Under normal conditions, a woman ovulates around day 14 of her menstrual cycle, and the corresponding period is considered fertile. However, this is not always the case, and ovulation can occur several days earlier or later than expected. Timed intercourse consists of synchronizing the woman's ovulation with sexual intercourse. It is a low-efficacy technique (~10% success rate), so several successive cycles are needed to achieve pregnancy. In addition, programmed intercourse is recommended only for young couples, with a good quality of semen, and for women with at least one fallopian tube (tube that connects each of the ovaries with the uterus, also known as the uterine tube or oviduct ) permeable. On the other hand, programmed intercourse has the advantage of being inexpensive and totally non-invasive, so that it can be tried before proceeding to more sophisticated assisted reproductive techniques.
Timed intercourse can be performed in a natural cycle, without or with ovulation induction, or after controlled ovarian stimulation. In the first case, no medications are administered, there is only a control of follicular growth through ultrasound scans and hormonal analyses. When the luteinizing hormone (LH) peak is detected, and a large follicle (16-18 mm in diameter) can be visualized by vaginal ultrasound, sexual intercourse is recommended. Ovulation normally occurs about 38 hours after the LH surge, but spermatozoa can maintain their fertilizing ability for 1-2 days in the female reproductive system (the uterus and fallopian tubes). To achieve even more precision, ovulation can be induced by an injection of chorionic gonadotropin (HCG), which has the same ovulation-inducing effect as endogenous LH.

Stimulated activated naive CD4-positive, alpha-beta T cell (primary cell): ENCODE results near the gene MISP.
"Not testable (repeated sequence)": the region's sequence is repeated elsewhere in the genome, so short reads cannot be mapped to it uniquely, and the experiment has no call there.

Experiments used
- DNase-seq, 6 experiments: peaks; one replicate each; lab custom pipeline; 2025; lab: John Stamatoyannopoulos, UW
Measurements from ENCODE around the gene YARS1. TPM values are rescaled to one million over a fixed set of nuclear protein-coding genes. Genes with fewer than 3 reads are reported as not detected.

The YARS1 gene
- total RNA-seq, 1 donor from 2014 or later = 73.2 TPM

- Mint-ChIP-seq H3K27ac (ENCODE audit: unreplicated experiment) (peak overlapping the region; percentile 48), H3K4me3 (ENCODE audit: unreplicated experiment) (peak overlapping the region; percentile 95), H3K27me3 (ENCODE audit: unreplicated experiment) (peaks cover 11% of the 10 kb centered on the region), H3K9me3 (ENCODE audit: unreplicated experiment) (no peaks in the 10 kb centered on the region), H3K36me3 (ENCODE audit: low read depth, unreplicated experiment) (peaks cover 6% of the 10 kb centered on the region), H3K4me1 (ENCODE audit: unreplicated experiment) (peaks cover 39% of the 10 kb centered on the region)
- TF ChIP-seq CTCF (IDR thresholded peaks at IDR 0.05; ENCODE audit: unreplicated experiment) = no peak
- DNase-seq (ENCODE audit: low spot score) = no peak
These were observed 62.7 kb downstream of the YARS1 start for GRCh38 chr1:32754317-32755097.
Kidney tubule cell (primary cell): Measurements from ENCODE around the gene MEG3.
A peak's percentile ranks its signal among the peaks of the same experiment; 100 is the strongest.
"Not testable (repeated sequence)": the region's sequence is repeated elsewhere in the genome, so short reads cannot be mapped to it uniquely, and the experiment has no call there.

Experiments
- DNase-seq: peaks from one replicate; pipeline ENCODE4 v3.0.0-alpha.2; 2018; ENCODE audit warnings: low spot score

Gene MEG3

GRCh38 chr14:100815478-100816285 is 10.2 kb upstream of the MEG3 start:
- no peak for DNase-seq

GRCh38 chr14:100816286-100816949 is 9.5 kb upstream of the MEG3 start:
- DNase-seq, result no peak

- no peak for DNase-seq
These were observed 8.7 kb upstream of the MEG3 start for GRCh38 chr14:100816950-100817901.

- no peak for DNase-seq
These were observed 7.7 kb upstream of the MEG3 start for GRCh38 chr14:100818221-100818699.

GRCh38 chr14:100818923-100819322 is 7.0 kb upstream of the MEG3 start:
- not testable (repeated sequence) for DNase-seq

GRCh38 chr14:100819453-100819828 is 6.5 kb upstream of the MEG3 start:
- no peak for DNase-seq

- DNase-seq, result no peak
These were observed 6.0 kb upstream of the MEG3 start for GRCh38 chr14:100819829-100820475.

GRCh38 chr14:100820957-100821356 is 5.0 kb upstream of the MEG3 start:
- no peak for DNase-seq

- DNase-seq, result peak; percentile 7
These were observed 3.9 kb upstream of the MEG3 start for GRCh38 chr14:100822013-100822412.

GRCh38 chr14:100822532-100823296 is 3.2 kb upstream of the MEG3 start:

Alternatively, timed intercourse can be performed after controlled ovarian stimulation. With ovarian stimulation and induction of ovulation, the chances of pregnancy are optimized by increasing the quality and number of mature oocytes available.